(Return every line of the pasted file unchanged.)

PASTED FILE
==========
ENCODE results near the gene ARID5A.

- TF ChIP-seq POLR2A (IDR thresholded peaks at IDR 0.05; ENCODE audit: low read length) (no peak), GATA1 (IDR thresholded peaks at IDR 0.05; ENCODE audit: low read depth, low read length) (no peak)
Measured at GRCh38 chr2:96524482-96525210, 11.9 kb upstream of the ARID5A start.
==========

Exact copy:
ENCODE results near the gene ARID5A.

- TF ChIP-seq POLR2A (IDR thresholded peaks at IDR 0.05; ENCODE audit: low read length) (no peak), GATA1 (IDR thresholded peaks at IDR 0.05; ENCODE audit: low read depth, low read length) (no peak)
Measured at GRCh38 chr2:96524482-96525210, 11.9 kb upstream of the ARID5A start.